A larger number of the 8000 objects detailing Flintshire and regional history held within the county can now go on display, thanks to the creation of a new exhibition space at a Holywell-based heritage centre.
Originally comprising of two rooms, the floorplan of the new space at the museum within Greenfield Valley Heritage Park has been completely renovated into one larger, single space.
The new location will be managed by the Aura Museum Service on behalf of the Greenfield Valley Trust.
Greenfield Valley, which has a close working relationship with Flintshire County Council, is now opening the doors to locals and tourists to visit and explore the exhibition space and discover the rich culture of the county.
The museum ran its first exhibition from 17 July to 1 August, joining the UK-wide Festival of Archaeology.
Through the theme “exploring local places”, the event featured cultural objects which could not be accessed anywhere else and highlighted Flintshire’s significance as Wales’ smallest historical county.
Another exhibition included work of Cornwall-based artist Rosemary Herman. Native to Flintshire, Rosemary created paintings of Coleshill Barn, a site which was moved and rebuilt in the 1980s.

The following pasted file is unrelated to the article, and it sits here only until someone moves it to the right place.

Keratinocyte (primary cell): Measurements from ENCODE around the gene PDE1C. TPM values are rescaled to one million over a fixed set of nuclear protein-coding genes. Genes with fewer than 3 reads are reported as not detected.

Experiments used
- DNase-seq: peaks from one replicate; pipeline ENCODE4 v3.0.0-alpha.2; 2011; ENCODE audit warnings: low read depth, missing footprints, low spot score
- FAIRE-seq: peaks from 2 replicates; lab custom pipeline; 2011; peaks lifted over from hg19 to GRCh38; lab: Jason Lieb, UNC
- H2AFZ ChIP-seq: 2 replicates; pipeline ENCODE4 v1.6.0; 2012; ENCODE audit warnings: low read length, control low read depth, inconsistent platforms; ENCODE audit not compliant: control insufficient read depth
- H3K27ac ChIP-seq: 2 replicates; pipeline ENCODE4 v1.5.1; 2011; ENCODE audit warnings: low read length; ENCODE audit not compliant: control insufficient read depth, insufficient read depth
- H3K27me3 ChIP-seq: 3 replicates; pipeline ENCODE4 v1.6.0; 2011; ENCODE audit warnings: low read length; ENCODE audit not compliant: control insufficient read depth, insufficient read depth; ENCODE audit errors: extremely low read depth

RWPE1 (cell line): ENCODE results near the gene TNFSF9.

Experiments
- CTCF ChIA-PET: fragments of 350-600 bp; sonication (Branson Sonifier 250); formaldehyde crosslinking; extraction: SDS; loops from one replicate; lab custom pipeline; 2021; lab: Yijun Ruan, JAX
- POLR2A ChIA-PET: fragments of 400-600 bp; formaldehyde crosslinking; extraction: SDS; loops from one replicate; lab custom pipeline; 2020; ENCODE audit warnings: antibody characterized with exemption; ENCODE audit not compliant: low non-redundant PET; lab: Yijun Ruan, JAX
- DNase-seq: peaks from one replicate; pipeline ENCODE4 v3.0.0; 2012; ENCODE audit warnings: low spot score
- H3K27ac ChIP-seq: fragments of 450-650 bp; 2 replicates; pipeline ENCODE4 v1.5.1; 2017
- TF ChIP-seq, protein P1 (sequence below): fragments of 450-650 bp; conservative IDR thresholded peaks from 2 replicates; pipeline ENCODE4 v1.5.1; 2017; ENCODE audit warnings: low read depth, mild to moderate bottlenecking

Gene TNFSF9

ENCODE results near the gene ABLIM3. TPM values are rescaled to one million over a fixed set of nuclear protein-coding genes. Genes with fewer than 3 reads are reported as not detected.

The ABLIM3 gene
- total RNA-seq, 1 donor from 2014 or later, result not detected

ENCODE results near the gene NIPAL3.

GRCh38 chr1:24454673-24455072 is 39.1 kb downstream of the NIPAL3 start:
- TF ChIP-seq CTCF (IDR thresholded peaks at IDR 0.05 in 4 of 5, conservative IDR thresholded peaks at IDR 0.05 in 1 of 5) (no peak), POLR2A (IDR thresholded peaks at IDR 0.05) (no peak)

Rosemary asked the centre for pictures of the building as her grandfather worked at the barn, with four of her paintings of the site displayed in the exhibition.
The collection also included a depiction of her grandfather’s boat at Point of Ayr, as well as some words from Rosemary accompanying each piece.
Sarah Pevely, assistant curator at the museum, said: “The exhibition at Greenfield Valley Heritage Park is a versatile setting which educates visitors on Flintshire’s social, agricultural, and industrial history.
“The new space gives us more of an opportunity to showcase historical and cultural objects not displayed before, it can also support temporary displays, exhibitions and art installations as well, which is very exciting for us.”
In the next showcase, the venue will shed light on the memories of major Greenfield factory Courtaulds, which employed thousands up until the 1980s.
The exhibition will include a project previously put together by the museum which recorded people’s memories of Courtaulds as well as donated objects and personal photographs.
Gwladys Harrison, chair of the Greenfield Valley trust board, said: “Generations of Flintshire residents have tapped into the history of Greenfield Valley, whether it’s working at sites like Courtaulds, the Holywell Textile Mill or Halls Pop Works, living nearby, or even just taking a walk through the heritage centre itself.
“This expansive history can now continue to shine thanks to the new exhibition centre, which can provide a wealth of cultural knowledge within visitors can dive into.”